In 2001 the then Foreign Secretary – Robin Cook – declared that Fish & Chips was no longer Britain’s national dish, but rather it is now Chicken Tikka Masala:
“Chicken Tikka Massala is now a true British national dish, not only because it is the most popular, but because it is a perfect illustration of the way Britain absorbs and adapts external influences. Chicken Tikka is an Indian dish. The Massala sauce was added to satisfy the desire of British people to have their meat served in gravy.”
Chicken Tikka Masala is now so popular that it is estimated that 23 million portions are sold each year in restaurants, while one ready meal manufacturer produces ten tons of it each week for sale in supermarkets.
Perhaps it can be traced in part to Britain’s imperial past, but there are now around eight thousand ‘Indian’ restaurants in Britain and every town has at least one ‘Indian’ restaurant – the town where I live has no less than seven, serving a town of only eighteen thousand inhabitants. The phrase ‘going for an Indian’ (or in rhyming slang ‘going for a ruby’) is not uncommon on a Friday evening.
Britain’s ‘Indian’ restaurants are actually, for the most part, run by Bangla Deshis or Pakistanis, with a very few specialist regional Indian restaurants.
The first dedicated ‘Indian’ restaurant can be traced back to 1809 in Portman Square in London, just north of Oxford Street, in London’s West End but this was short lived. The modern wave of ‘Indian’ restaurants can be traced to the Veeraswamy that opened in 1924 in London’s Regent Street (also in the West End) – the first real up-market ‘Indian’ restaurant.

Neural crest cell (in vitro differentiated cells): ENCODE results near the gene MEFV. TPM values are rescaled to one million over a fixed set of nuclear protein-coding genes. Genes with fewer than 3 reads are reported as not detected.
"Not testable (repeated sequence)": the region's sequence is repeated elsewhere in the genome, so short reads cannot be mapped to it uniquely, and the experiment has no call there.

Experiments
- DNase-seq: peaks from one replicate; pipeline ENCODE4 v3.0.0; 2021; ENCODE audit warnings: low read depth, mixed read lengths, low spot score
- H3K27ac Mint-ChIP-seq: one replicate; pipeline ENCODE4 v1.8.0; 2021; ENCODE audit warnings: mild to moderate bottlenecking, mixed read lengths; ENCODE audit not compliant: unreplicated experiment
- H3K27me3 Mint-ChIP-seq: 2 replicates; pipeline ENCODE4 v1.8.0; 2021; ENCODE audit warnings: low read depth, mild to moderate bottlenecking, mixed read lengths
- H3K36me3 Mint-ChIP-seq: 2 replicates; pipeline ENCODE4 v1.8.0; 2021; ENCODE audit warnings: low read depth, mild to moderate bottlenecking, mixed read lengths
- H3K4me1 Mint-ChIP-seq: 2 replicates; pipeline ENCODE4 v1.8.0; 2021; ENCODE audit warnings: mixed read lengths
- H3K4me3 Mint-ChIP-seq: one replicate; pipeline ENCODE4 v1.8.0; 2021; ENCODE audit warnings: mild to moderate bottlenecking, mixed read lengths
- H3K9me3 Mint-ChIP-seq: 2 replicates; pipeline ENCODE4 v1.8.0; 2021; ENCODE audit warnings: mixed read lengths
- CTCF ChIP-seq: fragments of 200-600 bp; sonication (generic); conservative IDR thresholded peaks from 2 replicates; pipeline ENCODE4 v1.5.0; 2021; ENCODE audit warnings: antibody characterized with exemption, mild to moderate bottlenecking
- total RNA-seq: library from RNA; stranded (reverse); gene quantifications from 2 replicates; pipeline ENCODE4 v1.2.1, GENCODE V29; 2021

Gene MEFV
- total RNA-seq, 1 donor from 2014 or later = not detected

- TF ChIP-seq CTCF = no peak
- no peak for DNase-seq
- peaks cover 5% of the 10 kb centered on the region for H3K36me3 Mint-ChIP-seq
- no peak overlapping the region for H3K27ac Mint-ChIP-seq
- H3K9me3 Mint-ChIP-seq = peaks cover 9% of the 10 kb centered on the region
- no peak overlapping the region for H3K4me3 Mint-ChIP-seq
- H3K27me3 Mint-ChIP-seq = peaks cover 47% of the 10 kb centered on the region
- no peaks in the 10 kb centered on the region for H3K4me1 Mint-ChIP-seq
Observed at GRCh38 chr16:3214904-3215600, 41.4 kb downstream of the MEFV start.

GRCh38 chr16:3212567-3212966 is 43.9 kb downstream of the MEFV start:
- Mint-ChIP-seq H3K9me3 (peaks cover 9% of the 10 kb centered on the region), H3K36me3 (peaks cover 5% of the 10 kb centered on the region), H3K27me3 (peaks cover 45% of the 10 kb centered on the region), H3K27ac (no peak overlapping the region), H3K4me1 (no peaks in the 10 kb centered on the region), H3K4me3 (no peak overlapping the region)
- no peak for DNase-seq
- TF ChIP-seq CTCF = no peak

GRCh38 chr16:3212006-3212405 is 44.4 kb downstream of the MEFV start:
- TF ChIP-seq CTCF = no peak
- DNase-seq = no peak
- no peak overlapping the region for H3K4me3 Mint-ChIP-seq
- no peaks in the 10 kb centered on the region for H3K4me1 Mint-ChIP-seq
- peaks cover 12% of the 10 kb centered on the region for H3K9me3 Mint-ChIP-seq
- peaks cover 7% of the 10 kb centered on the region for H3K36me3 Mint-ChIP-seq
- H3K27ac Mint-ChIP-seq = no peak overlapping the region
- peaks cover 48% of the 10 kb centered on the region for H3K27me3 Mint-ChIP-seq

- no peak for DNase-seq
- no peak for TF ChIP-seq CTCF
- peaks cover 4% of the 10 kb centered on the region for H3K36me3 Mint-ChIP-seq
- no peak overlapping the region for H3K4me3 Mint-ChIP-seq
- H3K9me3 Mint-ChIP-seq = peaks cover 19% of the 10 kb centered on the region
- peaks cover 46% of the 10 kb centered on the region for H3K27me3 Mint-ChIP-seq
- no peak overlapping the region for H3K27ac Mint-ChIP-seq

It was at Veeraswamy incidentally, where the link between curry and lager was born – the Crown Prince (Axel) of Denmark and his wife visited the restaurant in June 1924. The prince was said to enjoy lager with his curry and arranged for a case of ‘Carlsberg’ to be available at the restaurant for his visit. He further gave orders for a case to be delivered to the restaurant each year.
More downmarket, the ‘Halal’ restaurant, opened in Whitechapel (close to Brick Lane) in the 1940’s and still claims to be the oldest ‘Indian’ restaurant in the ‘East End’.
The origins of Chicken Tikka Masala itself can be traced back to the court of the Mongol conqueror Babur who conquered northern India in 1526, his court was famed for its decadence and lavish feasts. He was wary of choking on chicken bones and insisted that all bones be removed from any meat, his chefs chopped the meat into bite sized pieces (Chicken Tikka) and cooked them in the tandoor oven.
The first tandoor oven arrived in Britain in the 1950’s and food thus cooked was significantly dryer than the ‘wet’ curries that had been served until then. Legend has it that a diner, on being served Chicken Tikka cooked in a tandoor demanded “where’s the gravy?” and the chef obliged by using a sauce based on Campbells tomato soup. The most likely location, at least the most often quoted, for this invention is Glasgow, where several restaurants lay claim to the invention.
The first recipe for Chicken Masala was published in 1961, and the first Chicken Tikka Masala ready meal was introduced in 1983.
The rest as they say, is history – or more accurately – home economics.